17:09:30petertodd:sipa: litecoin was very clever about it: paid me in bitcoin, then gave me an unexpected bonus in litecoin, with the condition that I not spend it until a few months later to incentivise me not to attack litecoin :)
17:11:04sipa:nice one
18:53:06gmaxwell:http://googleprojectzero.blogspot.com/2015/03/exploiting-dram-rowhammer-bug-to-gain.html "Exploiting the DRAM rowhammer bug to gain kernel privileges"
18:53:19sipa:... that looks like a hardware bug
18:54:50gmaxwell:Yep. Though a common one. I note that some of the more recent server atom stuff has very fine control of dram behavior in bios, and you can back of the timings to make them super conservative, which should help defend against this sort of thing.
19:18:11hearn:"“Rowhammer” is a problem with some recent DRAM devices in which repeatedly accessing a row of memory can cause bit flips in adjacent rows"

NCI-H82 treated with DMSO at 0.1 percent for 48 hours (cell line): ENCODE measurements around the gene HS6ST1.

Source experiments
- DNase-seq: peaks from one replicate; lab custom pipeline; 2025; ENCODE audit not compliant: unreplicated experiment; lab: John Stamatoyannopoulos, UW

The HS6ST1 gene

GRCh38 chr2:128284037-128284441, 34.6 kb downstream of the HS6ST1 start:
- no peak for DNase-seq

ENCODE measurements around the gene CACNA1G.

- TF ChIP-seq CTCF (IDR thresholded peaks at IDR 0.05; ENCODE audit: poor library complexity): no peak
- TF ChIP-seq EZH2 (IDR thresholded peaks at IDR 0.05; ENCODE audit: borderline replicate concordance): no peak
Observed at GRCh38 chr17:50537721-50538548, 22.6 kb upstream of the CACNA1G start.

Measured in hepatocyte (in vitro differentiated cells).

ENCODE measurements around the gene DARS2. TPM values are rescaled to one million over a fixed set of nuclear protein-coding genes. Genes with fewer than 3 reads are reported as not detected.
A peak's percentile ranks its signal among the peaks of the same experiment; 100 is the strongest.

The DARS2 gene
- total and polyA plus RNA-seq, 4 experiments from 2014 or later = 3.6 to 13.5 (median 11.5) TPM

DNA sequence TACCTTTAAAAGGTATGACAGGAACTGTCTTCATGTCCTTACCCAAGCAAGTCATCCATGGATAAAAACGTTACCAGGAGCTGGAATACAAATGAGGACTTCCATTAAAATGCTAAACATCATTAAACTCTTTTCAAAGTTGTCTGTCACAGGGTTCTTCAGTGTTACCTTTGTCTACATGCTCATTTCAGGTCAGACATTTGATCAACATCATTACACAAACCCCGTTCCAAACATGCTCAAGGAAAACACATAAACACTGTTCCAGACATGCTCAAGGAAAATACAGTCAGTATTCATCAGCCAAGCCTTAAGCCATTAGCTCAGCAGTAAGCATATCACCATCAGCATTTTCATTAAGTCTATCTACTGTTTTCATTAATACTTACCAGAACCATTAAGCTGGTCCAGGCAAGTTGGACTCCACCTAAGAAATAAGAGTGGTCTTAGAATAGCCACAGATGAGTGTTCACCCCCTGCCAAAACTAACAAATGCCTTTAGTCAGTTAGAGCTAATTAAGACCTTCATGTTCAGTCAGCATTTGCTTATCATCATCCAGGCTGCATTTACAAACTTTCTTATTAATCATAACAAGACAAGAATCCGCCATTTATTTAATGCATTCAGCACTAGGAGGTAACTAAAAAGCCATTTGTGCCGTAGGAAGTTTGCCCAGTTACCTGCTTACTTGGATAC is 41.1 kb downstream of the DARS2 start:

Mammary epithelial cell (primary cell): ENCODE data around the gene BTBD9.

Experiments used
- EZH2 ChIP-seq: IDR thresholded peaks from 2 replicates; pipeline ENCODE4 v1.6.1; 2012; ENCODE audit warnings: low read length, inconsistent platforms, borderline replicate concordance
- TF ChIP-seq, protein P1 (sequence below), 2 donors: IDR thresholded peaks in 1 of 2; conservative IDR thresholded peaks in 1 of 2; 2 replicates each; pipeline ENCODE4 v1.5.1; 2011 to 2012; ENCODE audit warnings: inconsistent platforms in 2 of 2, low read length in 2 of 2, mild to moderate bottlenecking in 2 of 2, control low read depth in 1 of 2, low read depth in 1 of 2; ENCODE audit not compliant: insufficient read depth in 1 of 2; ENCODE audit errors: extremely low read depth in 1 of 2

19:18:55jcorgan:didn't we first hear about this a few months ago?
19:19:14sipa:i definitely never heard about it
19:19:34hearn:right, this is news to me as well
19:19:40sipa:i remember attacks with data remaining available in DRAM chips after poweroff
19:20:22hearn:it seems the most interesting sandbox to escape out of would be Xen
19:25:53jcorgan:i'll have to search, but i thought I had heard of the bit flipping issue a while back. maybe this is just the first published exploit.
19:41:51sipa:apparently rowhammer was indeed public before; i hadn't heard about it
19:42:28gwillen:there was a paper about it some time ago, but without any proof of concept exploit
19:42:53gwillen:less than a year ago, I think
19:43:15gmaxwell:yea, it was public before but the paper only measured their ability to cause errors, not actually applying it for escilation.
19:43:22gmaxwell:(I linked to that paper in here too)
19:45:48gmaxwell:14:51 <@gmaxwell> On today's expisode of eveything is broken and we're doomed. http://users.ece.cmu.edu/~yoonguk/papers/kim-isca14.pdf
19:49:16jcorgan:that was the one
19:57:50maaku:so rowhammer has been out a year, and for me this is the first I've heard of it too. is there any mitigation techniques?
19:58:01hearn:they discuss some at the end of the blog post